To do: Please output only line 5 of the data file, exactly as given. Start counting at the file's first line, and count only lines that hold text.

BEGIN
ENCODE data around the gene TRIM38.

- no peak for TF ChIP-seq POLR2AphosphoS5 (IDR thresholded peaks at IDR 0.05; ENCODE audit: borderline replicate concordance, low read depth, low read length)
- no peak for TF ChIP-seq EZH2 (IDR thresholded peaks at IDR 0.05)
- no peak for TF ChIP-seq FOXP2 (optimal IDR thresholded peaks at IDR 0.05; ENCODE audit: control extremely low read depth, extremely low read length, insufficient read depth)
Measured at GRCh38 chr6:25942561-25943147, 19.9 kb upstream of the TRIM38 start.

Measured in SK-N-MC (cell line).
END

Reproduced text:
Measured at GRCh38 chr6:25942561-25943147, 19.9 kb upstream of the TRIM38 start.